Lures are tools for bank anglers just as they are for those fishing from a boat. Swimbaits are hard to beat when bass are shallow in the spring. Photo by Ray Quijano
Lures are tools for bank anglers, just as they are for those fishing from a boat. Swimbaits are hard to beat when bass are shallow in the spring. Photo by Ray Quijano

You won’t be able to throw a deep-diving crankbait. It will be too much work to fight it across a bottom that’s coming up while diving deeper. Sling a 1-ounce jig or Carolina rig, which saw a resurgence at the 2017 Bassmaster Classic on Lake Conroe in Texas. If the situation calls for a moving lure, try a 1-ounce spinnerbait outfitted with a lively trailer and one No. 4 or No. 5 willow-leaf blade. Cast it out, and let it sink to the bottom. Retrieve it fast enough, so it slowly rolls above the bottom and bangs off any cover or structure it comes across. And unlike a crankbait, a faster retrieve will bring it shallower, following the bottom contour back to where you are standing.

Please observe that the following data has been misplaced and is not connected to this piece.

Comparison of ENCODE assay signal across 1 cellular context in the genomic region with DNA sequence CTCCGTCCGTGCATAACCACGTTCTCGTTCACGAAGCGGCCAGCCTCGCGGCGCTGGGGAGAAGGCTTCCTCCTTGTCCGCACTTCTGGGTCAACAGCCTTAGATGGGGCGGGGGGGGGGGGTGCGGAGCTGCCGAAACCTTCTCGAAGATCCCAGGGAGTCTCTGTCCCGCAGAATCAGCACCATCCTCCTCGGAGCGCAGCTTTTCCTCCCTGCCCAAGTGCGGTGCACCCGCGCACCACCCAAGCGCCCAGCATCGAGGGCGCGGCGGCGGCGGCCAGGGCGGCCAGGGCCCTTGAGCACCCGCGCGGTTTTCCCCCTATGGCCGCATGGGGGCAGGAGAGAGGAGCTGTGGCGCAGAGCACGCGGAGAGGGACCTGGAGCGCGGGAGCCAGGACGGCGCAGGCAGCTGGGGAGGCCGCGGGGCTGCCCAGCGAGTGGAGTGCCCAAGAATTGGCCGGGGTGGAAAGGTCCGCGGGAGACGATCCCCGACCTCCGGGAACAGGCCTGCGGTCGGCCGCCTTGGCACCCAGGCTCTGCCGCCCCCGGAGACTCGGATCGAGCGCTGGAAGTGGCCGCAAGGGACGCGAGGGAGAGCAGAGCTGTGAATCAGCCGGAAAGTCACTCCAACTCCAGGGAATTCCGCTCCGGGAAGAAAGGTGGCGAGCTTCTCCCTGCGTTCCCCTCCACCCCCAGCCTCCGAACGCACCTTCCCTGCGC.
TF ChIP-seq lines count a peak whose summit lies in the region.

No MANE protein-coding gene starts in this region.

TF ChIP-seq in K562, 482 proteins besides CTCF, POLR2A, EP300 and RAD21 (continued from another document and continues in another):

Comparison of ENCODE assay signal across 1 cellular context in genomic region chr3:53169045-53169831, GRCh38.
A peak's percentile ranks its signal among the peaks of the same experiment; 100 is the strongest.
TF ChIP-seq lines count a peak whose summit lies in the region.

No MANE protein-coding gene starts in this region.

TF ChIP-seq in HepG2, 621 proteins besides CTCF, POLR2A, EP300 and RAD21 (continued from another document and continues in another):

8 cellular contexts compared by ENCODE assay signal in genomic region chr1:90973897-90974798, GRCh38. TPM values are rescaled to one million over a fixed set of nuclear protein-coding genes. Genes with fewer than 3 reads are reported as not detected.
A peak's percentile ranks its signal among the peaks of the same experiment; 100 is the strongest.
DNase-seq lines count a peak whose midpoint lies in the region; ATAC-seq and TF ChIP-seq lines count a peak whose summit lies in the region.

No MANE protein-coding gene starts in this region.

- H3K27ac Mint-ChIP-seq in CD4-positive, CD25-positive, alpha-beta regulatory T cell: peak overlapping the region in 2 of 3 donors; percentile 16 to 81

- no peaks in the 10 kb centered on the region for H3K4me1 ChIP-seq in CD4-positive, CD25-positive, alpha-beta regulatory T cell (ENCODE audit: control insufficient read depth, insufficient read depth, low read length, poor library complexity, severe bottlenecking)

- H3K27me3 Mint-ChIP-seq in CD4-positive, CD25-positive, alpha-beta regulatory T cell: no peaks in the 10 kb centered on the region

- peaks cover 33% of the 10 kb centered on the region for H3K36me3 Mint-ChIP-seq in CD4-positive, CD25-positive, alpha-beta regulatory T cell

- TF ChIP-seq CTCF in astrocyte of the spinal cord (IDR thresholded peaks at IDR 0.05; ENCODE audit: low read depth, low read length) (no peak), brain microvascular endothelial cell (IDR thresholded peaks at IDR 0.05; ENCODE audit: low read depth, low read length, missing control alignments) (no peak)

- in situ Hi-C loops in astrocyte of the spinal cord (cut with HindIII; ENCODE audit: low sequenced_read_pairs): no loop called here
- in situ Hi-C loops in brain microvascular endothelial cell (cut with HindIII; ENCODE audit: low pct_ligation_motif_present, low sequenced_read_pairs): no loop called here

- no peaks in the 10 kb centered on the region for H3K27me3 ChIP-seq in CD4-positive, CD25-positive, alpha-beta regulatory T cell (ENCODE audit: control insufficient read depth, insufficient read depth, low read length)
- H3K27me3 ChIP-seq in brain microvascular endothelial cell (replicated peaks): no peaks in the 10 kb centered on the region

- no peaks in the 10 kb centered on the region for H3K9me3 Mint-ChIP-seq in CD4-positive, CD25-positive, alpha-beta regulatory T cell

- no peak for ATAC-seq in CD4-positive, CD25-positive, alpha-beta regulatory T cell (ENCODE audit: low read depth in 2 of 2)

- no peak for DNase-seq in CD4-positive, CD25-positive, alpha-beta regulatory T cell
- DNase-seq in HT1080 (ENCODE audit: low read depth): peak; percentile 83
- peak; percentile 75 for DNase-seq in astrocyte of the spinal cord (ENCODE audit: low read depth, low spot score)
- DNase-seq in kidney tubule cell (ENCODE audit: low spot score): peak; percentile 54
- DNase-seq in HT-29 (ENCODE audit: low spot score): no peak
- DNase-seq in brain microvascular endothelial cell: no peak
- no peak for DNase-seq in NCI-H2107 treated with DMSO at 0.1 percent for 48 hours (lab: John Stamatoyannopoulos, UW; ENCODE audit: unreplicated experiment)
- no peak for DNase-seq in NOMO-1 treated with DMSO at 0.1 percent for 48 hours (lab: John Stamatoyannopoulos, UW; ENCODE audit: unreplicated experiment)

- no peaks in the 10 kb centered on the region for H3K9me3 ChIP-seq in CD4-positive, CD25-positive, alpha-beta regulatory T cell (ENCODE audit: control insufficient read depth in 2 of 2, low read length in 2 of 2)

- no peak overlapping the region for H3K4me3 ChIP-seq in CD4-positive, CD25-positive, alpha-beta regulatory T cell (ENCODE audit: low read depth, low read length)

Gun and run

Bass anglers in boats like to be on the move. They are always on the trolling motor, moving from one piece of cover or section of the structure to the next, searching for bass willing to strike their lure. Covering water can often mean the difference between catching and going home skunked. It’s no different for bank anglers.

The smaller the body of water you’re fishing, the easier it is to move around. Ponds, for example, are typically accessible on all sides. Access is often segmented into larger lakes, rivers, and reservoirs. If there is a park or historic site on the body of water, search out waterfront trails. They will give you a quick and easy way to cover the ground. Just find your way to the water’s edge when you want to make a cast.